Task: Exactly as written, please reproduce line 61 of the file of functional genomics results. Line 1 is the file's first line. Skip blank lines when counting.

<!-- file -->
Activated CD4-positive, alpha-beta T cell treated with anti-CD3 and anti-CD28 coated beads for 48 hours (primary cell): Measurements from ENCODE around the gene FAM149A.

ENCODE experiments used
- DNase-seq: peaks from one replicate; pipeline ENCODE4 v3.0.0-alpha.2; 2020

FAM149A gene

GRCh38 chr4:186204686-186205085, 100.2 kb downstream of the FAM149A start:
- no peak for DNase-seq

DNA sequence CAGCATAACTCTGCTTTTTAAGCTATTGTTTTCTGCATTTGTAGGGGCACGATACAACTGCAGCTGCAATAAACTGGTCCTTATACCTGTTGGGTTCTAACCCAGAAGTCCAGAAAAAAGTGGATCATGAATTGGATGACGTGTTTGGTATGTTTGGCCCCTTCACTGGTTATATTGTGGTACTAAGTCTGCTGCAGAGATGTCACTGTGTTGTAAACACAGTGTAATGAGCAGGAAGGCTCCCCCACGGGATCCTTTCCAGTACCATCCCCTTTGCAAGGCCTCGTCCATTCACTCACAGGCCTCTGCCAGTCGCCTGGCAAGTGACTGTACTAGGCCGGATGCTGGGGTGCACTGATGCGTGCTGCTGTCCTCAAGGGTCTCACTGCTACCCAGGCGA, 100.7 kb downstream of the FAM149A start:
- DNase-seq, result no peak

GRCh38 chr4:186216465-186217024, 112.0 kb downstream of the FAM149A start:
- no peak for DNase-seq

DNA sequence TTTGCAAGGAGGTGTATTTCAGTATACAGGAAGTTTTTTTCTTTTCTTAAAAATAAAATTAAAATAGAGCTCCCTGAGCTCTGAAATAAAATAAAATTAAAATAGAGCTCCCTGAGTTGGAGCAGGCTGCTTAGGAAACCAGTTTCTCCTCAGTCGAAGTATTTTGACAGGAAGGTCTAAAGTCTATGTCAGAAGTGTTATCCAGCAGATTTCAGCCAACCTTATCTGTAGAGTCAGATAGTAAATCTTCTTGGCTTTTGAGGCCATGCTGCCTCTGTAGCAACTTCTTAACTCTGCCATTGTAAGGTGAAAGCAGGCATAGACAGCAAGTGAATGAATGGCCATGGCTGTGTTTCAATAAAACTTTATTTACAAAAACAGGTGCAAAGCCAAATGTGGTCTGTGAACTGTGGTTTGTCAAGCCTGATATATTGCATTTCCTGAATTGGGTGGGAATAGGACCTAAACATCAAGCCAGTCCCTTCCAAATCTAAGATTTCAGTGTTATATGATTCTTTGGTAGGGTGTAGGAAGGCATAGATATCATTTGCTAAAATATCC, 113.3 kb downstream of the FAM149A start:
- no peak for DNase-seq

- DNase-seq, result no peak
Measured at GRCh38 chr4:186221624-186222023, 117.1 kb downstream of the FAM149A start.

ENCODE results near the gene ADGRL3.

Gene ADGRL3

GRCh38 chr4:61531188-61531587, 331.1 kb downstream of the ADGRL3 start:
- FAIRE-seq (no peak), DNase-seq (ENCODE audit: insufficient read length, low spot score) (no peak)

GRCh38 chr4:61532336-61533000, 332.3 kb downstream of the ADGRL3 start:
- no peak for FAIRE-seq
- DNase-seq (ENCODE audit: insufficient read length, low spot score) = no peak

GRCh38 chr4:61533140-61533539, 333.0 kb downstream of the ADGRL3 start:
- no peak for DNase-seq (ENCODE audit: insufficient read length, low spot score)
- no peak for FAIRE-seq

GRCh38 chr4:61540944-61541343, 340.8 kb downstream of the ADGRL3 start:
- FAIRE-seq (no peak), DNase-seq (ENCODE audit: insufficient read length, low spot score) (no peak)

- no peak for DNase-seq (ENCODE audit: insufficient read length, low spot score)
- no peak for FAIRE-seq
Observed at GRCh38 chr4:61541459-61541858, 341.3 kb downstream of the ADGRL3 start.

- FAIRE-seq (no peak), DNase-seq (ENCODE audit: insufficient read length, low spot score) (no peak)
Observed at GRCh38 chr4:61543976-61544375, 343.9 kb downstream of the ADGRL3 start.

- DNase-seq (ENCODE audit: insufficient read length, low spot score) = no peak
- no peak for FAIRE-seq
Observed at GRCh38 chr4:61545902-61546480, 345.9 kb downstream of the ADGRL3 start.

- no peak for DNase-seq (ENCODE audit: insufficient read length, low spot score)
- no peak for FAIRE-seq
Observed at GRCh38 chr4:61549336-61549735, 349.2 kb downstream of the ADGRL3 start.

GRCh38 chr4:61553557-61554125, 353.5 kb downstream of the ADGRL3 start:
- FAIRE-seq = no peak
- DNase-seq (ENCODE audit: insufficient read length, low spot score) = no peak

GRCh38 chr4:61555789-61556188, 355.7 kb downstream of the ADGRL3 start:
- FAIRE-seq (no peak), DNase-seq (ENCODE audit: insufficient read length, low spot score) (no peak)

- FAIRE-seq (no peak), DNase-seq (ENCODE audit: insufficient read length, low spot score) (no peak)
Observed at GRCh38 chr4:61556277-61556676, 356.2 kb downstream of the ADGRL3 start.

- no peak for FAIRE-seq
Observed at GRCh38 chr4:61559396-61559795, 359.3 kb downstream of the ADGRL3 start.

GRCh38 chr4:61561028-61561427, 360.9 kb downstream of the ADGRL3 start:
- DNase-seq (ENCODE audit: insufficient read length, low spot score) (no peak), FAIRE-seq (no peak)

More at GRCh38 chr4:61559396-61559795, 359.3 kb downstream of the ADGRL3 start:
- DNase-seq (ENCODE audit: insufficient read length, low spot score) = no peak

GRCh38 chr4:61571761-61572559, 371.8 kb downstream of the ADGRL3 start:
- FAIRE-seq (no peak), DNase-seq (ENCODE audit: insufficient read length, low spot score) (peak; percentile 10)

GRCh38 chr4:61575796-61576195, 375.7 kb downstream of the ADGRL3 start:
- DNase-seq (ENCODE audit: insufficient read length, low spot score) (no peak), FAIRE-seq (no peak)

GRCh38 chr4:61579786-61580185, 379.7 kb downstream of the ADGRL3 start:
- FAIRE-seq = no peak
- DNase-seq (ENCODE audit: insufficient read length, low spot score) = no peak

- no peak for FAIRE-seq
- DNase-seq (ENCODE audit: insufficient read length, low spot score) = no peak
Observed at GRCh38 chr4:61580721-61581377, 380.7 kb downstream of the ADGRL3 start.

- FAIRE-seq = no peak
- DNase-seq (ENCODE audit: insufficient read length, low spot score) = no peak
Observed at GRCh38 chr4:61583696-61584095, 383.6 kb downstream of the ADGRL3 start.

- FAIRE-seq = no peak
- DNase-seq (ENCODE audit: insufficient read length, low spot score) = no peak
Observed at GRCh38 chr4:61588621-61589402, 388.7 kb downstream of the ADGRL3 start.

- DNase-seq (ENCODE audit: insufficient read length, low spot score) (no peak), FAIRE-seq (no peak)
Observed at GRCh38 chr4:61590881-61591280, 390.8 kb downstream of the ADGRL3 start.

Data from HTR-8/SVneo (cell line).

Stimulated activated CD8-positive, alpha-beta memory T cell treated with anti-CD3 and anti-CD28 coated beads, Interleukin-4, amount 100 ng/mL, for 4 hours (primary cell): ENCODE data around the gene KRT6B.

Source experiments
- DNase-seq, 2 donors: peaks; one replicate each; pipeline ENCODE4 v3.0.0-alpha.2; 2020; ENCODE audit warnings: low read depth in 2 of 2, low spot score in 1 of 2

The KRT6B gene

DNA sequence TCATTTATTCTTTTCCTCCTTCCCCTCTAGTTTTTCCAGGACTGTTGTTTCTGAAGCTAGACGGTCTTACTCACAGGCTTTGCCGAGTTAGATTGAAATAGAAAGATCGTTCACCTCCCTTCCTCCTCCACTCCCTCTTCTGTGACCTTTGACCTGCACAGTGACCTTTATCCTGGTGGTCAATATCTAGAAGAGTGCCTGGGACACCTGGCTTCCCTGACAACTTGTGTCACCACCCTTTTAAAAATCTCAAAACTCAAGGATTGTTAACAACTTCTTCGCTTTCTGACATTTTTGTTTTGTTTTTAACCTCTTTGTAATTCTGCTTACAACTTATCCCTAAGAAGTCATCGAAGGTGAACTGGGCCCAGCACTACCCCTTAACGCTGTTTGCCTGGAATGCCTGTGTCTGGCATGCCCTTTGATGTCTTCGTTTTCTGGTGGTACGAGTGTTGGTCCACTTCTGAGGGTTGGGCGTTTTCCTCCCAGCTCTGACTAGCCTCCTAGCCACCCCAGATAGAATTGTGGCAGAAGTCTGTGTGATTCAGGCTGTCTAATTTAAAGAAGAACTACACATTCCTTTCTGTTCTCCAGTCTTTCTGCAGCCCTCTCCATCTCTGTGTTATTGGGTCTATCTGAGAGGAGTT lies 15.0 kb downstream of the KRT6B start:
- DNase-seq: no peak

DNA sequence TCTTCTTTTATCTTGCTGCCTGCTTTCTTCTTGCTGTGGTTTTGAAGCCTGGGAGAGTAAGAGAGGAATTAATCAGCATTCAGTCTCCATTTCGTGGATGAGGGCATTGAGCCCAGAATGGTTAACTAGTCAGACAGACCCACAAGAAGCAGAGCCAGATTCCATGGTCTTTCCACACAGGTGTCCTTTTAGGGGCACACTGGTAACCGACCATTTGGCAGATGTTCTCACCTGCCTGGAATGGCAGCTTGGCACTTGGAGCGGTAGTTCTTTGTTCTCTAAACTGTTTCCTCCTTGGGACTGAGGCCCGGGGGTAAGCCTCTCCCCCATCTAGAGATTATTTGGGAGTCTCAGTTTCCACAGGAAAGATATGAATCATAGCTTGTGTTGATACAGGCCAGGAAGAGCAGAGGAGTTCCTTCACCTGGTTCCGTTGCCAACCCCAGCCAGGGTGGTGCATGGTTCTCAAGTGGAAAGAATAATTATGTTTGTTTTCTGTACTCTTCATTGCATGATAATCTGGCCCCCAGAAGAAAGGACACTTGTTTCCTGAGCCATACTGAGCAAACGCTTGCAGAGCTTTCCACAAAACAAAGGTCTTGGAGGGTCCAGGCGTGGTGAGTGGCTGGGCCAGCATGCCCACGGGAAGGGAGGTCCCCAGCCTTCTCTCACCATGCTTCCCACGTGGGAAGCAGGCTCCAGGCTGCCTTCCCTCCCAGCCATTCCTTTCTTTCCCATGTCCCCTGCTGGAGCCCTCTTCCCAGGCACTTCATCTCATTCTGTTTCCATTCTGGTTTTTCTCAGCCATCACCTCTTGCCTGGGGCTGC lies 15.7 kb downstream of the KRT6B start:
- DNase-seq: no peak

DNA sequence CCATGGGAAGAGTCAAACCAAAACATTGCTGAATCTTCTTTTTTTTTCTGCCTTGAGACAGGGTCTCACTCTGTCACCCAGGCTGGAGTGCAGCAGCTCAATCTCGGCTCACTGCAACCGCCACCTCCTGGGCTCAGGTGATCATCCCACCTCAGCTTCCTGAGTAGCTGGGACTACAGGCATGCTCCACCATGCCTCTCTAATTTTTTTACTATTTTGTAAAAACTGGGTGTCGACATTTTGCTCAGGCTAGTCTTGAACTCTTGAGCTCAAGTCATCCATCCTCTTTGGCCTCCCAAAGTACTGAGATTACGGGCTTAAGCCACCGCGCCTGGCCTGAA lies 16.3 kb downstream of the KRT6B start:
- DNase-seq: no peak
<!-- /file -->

- FAIRE-seq = no peak